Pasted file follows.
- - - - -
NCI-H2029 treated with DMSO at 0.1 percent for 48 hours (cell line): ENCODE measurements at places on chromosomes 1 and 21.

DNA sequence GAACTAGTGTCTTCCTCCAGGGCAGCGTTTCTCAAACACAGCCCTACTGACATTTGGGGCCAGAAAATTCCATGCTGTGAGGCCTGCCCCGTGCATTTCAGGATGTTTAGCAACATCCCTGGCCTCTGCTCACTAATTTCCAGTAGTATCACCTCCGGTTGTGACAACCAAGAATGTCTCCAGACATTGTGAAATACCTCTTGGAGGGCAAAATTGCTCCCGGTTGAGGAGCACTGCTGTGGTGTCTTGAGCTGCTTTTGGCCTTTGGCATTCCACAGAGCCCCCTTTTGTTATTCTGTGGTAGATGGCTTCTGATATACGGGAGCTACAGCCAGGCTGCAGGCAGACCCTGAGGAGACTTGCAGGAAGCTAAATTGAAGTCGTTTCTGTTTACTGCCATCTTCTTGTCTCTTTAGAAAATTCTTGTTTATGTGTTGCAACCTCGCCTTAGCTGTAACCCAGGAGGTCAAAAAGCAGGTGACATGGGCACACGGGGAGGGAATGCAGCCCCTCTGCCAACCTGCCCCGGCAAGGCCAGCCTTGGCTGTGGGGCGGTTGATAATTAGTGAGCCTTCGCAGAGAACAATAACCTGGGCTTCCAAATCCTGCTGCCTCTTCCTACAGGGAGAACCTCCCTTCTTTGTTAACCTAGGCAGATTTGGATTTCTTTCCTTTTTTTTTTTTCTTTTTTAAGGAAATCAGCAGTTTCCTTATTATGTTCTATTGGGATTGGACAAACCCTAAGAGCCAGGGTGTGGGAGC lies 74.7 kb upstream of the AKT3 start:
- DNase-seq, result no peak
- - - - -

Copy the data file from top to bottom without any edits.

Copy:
NCI-H2029 treated with DMSO at 0.1 percent for 48 hours (cell line): ENCODE measurements at places on chromosomes 1 and 21.

DNA sequence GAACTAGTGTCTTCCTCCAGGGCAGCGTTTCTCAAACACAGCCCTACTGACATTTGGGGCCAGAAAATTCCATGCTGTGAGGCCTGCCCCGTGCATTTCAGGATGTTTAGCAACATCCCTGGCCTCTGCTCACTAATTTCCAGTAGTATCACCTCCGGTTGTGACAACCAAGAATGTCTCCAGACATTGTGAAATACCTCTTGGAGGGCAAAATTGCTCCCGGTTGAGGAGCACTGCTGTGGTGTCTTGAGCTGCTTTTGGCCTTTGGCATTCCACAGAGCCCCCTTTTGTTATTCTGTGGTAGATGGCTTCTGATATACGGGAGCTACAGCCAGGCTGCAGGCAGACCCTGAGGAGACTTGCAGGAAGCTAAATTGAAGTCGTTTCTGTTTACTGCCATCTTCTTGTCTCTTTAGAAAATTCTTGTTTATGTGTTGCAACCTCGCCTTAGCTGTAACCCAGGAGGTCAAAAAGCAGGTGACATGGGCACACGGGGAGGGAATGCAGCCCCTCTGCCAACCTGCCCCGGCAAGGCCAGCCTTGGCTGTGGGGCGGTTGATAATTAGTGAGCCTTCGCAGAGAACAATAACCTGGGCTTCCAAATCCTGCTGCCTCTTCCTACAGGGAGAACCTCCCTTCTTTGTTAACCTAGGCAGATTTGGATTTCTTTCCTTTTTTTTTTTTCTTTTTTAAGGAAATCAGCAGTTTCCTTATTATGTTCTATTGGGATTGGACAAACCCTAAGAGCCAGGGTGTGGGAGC lies 74.7 kb upstream of the AKT3 start:
- DNase-seq, result no peak